Hot off the press: New article accepted in Acta Biomaterialia!

abstract-baThe article “Bio-identity and fate of albumin-coated SPIONs evaluated in cells and by the C. elegans model” (Si-Ming YuLaura González-MoragasMaria MillaAndroniki KolovouRachel Santarella-MellwigYannick SchwabAnna LaromaineAnna Roig) is now published online in Acta Biomaterialia at:

Abstract: Nanoparticles, whose surface adsorbs proteins in an uncontrolled and non-reproducible manner will have limited uses as nanomedicinal products. A promising approach to avoid nanoparticle non-specific interactions with proteins is to design bio-hybrids by purposely pre-forming a protein corona around the inorganic cores. Here, we investigate, in vitro and in vivo, the newly acquired bio-identity of superparamagnetic iron oxide nanoparticles (SPIONs) upon their functionalization with a pre-formed and well-defined bovine serum albumin (BSA) corona. Cellular uptake, intracellular particle distribution and cytotoxicity were studied in two cell lines: adherent and non-adherent cells. BSA decreases nanoparticle internalization in both cell lines and protects the iron core once they have been internalized. The physiological response to the nanoparticles is then in vivo evaluated by oral administration to Caenorhabditis elegans, which was selected as a model of a functional intestinal barrier. Nanoparticle biodistribution, at single particle resolution, is studied by transmission electron microscopy. The analysis reveals that the acidic intestinal environment partially digests uncoated SPIONs but does not affect BSA-coated ones. It also discloses that some particles could enter the nematode’s enterocytes, likely by endocytosis which is a different pathway than the one described for the worm nutrients.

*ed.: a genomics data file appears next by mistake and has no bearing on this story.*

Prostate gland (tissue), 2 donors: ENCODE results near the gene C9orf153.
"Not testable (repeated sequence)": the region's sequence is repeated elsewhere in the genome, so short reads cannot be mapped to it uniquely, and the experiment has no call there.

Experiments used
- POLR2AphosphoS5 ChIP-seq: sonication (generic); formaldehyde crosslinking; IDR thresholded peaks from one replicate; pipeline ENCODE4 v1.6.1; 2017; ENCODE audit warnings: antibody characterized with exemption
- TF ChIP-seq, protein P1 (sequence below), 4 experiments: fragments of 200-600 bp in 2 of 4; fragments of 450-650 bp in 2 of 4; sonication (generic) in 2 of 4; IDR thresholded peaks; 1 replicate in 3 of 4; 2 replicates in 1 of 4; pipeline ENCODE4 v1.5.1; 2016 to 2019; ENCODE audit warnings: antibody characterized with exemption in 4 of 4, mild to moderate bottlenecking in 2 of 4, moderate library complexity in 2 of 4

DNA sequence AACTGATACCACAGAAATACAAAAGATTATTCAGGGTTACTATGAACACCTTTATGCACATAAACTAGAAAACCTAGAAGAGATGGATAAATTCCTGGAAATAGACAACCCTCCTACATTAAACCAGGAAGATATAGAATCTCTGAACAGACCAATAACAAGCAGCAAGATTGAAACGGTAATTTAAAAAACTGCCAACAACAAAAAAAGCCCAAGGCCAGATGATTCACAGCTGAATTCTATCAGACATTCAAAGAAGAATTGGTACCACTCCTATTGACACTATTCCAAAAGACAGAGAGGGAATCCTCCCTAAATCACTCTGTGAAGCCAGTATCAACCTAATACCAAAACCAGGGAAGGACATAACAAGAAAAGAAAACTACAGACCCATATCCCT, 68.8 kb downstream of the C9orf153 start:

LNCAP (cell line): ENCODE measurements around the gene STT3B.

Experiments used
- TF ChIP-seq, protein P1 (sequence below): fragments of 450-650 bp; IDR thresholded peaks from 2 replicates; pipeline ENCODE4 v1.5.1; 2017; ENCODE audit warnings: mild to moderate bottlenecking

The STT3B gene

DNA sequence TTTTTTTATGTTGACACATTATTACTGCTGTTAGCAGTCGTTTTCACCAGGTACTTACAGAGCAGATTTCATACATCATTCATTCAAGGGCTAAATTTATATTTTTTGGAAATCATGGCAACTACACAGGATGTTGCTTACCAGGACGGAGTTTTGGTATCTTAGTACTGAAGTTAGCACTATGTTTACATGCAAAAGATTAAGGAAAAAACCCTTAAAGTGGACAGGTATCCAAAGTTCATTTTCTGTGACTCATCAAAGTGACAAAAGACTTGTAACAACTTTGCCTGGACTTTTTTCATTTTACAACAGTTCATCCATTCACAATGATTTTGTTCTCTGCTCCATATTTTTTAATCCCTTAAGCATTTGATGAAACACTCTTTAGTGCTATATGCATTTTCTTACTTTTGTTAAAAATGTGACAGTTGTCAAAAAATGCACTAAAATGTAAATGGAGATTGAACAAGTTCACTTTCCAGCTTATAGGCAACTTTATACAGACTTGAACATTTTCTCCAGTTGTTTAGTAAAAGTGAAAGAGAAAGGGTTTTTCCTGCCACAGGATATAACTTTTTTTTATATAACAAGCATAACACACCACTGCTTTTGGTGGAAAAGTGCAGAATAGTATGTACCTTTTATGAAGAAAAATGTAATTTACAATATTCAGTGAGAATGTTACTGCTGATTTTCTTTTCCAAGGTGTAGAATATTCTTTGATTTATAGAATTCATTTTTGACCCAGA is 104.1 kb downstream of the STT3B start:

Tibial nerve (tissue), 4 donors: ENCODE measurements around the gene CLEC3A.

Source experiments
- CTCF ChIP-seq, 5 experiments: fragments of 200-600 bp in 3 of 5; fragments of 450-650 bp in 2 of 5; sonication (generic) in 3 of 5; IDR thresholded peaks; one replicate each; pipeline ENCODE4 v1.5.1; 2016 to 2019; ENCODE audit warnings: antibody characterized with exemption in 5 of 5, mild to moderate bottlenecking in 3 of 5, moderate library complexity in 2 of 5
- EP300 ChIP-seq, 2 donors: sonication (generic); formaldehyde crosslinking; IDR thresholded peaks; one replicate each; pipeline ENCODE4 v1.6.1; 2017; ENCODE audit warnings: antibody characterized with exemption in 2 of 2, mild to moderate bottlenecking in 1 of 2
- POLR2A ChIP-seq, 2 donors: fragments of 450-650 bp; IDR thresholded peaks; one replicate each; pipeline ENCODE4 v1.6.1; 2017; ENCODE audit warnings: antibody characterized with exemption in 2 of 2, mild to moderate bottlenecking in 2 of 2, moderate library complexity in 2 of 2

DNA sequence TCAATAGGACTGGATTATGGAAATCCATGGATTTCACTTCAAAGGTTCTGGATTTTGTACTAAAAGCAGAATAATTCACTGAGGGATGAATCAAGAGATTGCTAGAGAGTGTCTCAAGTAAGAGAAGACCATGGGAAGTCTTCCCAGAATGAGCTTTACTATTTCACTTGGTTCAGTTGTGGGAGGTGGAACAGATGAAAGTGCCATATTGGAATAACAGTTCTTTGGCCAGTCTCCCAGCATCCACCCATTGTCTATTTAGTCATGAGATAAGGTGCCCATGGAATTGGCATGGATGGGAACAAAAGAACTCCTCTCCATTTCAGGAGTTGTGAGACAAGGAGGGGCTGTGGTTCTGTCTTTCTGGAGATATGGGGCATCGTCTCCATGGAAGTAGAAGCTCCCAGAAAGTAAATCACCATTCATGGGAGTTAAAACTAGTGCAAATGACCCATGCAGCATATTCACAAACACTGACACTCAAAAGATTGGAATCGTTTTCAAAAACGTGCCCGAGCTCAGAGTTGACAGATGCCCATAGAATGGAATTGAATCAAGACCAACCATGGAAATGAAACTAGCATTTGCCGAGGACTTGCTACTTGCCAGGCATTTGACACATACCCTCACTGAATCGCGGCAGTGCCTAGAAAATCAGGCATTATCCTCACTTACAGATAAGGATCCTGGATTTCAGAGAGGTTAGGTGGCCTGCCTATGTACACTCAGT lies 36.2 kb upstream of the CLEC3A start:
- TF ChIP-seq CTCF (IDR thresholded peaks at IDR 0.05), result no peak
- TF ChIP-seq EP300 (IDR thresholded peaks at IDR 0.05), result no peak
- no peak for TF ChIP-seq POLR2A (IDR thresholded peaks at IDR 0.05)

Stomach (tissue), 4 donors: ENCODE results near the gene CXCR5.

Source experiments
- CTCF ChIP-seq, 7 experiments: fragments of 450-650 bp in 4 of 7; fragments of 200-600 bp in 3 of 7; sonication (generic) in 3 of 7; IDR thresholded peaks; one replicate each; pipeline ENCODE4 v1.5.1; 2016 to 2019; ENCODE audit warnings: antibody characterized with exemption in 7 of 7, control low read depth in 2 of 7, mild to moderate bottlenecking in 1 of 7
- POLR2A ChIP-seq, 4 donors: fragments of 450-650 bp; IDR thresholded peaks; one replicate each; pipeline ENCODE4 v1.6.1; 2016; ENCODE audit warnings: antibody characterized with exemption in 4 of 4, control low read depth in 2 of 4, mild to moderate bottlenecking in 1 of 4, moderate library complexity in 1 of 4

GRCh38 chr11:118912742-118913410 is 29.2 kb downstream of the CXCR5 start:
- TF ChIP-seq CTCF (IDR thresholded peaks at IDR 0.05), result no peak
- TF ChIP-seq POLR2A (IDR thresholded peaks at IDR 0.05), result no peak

Keywords: Iron oxide nanoparticlesProtein coronaCytotoxicityC. elegans; Biodistribution.

Congratulations to all the authors! 


Acta Biomaterialia, albumin, bio-identity, BSA, C. elegans, hot off the press, nanoparticles, SPIONs